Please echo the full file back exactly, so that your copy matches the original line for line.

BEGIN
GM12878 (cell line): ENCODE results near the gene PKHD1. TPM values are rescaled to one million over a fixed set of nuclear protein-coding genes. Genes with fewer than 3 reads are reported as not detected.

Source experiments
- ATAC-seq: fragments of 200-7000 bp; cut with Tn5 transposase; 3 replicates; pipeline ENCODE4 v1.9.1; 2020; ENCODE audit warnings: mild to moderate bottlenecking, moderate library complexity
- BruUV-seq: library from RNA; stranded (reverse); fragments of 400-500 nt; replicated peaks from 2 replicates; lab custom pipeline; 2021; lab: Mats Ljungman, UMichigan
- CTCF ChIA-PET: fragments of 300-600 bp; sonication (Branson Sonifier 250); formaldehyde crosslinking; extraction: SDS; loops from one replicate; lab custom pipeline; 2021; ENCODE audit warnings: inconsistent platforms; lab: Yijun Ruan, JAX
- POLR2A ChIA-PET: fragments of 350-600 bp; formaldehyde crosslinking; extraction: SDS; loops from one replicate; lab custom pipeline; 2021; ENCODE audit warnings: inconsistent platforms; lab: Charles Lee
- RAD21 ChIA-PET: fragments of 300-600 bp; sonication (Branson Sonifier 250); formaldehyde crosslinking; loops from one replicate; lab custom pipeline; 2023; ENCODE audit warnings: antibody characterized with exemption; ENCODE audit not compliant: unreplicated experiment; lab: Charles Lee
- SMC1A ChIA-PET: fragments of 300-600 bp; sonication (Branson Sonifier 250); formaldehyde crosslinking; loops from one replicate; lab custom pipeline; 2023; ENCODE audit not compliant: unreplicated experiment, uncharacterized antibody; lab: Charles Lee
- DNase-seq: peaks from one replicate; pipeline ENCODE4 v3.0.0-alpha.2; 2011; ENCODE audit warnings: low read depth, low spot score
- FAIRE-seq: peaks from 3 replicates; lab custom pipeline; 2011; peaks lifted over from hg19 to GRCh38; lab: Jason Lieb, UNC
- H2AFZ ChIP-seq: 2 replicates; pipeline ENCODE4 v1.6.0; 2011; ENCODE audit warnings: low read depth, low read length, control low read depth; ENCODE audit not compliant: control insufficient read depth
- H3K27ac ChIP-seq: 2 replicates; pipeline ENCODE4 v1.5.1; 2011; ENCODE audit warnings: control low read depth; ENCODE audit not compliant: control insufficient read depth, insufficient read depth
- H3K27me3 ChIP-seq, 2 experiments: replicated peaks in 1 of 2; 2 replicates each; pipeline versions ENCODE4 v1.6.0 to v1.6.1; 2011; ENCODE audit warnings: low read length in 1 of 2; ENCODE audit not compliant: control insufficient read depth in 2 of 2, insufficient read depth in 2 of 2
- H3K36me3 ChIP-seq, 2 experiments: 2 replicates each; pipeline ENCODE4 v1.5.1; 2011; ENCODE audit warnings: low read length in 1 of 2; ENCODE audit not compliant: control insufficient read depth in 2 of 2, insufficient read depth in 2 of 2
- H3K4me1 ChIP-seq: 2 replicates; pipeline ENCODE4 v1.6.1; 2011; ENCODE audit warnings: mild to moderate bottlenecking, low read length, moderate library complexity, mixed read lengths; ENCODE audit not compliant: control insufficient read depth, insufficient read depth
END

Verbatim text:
GM12878 (cell line): ENCODE results near the gene PKHD1. TPM values are rescaled to one million over a fixed set of nuclear protein-coding genes. Genes with fewer than 3 reads are reported as not detected.

Source experiments
- ATAC-seq: fragments of 200-7000 bp; cut with Tn5 transposase; 3 replicates; pipeline ENCODE4 v1.9.1; 2020; ENCODE audit warnings: mild to moderate bottlenecking, moderate library complexity
- BruUV-seq: library from RNA; stranded (reverse); fragments of 400-500 nt; replicated peaks from 2 replicates; lab custom pipeline; 2021; lab: Mats Ljungman, UMichigan
- CTCF ChIA-PET: fragments of 300-600 bp; sonication (Branson Sonifier 250); formaldehyde crosslinking; extraction: SDS; loops from one replicate; lab custom pipeline; 2021; ENCODE audit warnings: inconsistent platforms; lab: Yijun Ruan, JAX
- POLR2A ChIA-PET: fragments of 350-600 bp; formaldehyde crosslinking; extraction: SDS; loops from one replicate; lab custom pipeline; 2021; ENCODE audit warnings: inconsistent platforms; lab: Charles Lee
- RAD21 ChIA-PET: fragments of 300-600 bp; sonication (Branson Sonifier 250); formaldehyde crosslinking; loops from one replicate; lab custom pipeline; 2023; ENCODE audit warnings: antibody characterized with exemption; ENCODE audit not compliant: unreplicated experiment; lab: Charles Lee
- SMC1A ChIA-PET: fragments of 300-600 bp; sonication (Branson Sonifier 250); formaldehyde crosslinking; loops from one replicate; lab custom pipeline; 2023; ENCODE audit not compliant: unreplicated experiment, uncharacterized antibody; lab: Charles Lee
- DNase-seq: peaks from one replicate; pipeline ENCODE4 v3.0.0-alpha.2; 2011; ENCODE audit warnings: low read depth, low spot score
- FAIRE-seq: peaks from 3 replicates; lab custom pipeline; 2011; peaks lifted over from hg19 to GRCh38; lab: Jason Lieb, UNC
- H2AFZ ChIP-seq: 2 replicates; pipeline ENCODE4 v1.6.0; 2011; ENCODE audit warnings: low read depth, low read length, control low read depth; ENCODE audit not compliant: control insufficient read depth
- H3K27ac ChIP-seq: 2 replicates; pipeline ENCODE4 v1.5.1; 2011; ENCODE audit warnings: control low read depth; ENCODE audit not compliant: control insufficient read depth, insufficient read depth
- H3K27me3 ChIP-seq, 2 experiments: replicated peaks in 1 of 2; 2 replicates each; pipeline versions ENCODE4 v1.6.0 to v1.6.1; 2011; ENCODE audit warnings: low read length in 1 of 2; ENCODE audit not compliant: control insufficient read depth in 2 of 2, insufficient read depth in 2 of 2
- H3K36me3 ChIP-seq, 2 experiments: 2 replicates each; pipeline ENCODE4 v1.5.1; 2011; ENCODE audit warnings: low read length in 1 of 2; ENCODE audit not compliant: control insufficient read depth in 2 of 2, insufficient read depth in 2 of 2
- H3K4me1 ChIP-seq: 2 replicates; pipeline ENCODE4 v1.6.1; 2011; ENCODE audit warnings: mild to moderate bottlenecking, low read length, moderate library complexity, mixed read lengths; ENCODE audit not compliant: control insufficient read depth, insufficient read depth